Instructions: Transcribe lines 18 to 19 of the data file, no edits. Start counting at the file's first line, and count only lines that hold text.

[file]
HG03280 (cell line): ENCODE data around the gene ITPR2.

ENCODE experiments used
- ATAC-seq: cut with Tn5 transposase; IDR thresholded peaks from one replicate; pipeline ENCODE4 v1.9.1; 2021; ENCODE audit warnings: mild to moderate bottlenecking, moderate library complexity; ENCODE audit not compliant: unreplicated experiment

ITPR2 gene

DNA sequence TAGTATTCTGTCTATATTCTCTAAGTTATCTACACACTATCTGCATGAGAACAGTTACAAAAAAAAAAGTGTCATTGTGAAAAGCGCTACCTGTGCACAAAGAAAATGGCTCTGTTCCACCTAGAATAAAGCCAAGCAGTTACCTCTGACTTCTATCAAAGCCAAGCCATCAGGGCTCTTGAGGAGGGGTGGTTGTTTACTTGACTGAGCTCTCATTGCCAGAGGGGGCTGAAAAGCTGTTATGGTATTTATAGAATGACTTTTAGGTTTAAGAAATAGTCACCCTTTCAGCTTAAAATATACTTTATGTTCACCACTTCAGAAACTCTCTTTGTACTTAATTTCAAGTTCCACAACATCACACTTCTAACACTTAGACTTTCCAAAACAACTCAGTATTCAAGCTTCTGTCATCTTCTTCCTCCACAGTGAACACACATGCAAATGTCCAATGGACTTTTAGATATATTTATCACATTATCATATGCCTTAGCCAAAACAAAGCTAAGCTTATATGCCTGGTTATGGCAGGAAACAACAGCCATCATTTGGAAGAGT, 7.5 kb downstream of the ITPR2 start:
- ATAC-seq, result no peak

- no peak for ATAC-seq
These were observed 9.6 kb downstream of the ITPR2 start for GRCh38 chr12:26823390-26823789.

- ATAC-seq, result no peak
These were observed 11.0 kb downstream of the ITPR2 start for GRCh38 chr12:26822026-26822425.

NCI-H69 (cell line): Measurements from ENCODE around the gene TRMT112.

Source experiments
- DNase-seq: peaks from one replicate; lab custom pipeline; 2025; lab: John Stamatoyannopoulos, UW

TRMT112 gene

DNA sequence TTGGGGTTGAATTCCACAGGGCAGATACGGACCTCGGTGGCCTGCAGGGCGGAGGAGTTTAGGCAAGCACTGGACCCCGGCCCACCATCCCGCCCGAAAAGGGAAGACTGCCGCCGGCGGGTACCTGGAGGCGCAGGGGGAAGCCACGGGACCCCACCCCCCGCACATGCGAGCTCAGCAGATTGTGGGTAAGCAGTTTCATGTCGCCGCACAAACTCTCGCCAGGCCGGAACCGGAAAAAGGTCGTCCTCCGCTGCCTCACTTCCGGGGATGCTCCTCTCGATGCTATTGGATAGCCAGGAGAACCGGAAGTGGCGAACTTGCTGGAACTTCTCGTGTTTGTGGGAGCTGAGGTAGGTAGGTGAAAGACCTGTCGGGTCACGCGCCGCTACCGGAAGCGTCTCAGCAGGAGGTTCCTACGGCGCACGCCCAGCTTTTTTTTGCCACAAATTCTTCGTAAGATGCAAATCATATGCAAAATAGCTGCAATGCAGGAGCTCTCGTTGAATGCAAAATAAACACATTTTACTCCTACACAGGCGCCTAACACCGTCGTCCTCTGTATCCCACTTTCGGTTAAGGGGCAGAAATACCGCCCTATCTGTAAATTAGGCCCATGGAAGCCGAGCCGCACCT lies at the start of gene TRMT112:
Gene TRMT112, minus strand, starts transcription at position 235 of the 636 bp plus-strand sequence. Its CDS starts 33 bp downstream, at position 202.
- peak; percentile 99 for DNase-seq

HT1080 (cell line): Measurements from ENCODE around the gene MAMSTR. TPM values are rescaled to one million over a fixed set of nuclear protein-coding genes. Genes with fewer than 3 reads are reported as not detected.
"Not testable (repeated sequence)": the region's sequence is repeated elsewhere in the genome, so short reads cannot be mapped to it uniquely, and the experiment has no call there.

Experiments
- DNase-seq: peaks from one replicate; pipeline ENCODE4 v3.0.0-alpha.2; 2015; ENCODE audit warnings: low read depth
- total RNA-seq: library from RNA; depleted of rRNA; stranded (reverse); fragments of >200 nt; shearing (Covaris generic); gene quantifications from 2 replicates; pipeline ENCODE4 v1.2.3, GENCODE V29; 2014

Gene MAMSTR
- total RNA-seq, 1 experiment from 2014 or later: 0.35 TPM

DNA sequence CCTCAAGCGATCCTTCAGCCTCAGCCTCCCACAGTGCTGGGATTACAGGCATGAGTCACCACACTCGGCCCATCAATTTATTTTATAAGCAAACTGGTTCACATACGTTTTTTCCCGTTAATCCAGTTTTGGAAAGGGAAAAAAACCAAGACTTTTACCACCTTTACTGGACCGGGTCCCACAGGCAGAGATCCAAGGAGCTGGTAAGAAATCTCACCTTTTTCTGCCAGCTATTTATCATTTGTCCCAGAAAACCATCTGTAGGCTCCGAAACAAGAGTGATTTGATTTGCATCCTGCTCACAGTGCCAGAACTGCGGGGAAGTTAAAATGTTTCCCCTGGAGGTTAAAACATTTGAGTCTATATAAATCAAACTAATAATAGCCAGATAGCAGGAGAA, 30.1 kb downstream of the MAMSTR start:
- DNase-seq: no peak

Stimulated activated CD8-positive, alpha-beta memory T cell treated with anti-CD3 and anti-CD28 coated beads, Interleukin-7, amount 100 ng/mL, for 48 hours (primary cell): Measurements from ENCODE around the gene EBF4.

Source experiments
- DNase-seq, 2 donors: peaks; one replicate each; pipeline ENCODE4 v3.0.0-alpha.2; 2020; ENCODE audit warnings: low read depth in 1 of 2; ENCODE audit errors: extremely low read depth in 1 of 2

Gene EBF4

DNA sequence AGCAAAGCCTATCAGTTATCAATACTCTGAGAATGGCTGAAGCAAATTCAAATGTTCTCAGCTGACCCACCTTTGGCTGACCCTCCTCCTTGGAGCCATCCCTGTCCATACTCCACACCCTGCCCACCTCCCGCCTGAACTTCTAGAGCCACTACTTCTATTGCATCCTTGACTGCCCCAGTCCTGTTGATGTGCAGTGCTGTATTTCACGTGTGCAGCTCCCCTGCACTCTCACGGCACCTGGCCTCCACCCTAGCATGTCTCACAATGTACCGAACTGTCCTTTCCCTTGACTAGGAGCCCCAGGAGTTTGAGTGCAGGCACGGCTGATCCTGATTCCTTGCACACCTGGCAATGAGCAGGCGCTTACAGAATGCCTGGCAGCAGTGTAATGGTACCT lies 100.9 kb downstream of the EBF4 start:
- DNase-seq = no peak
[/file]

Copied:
HT1080 (cell line): Measurements from ENCODE around the gene MAMSTR. TPM values are rescaled to one million over a fixed set of nuclear protein-coding genes. Genes with fewer than 3 reads are reported as not detected.
"Not testable (repeated sequence)": the region's sequence is repeated elsewhere in the genome, so short reads cannot be mapped to it uniquely, and the experiment has no call there.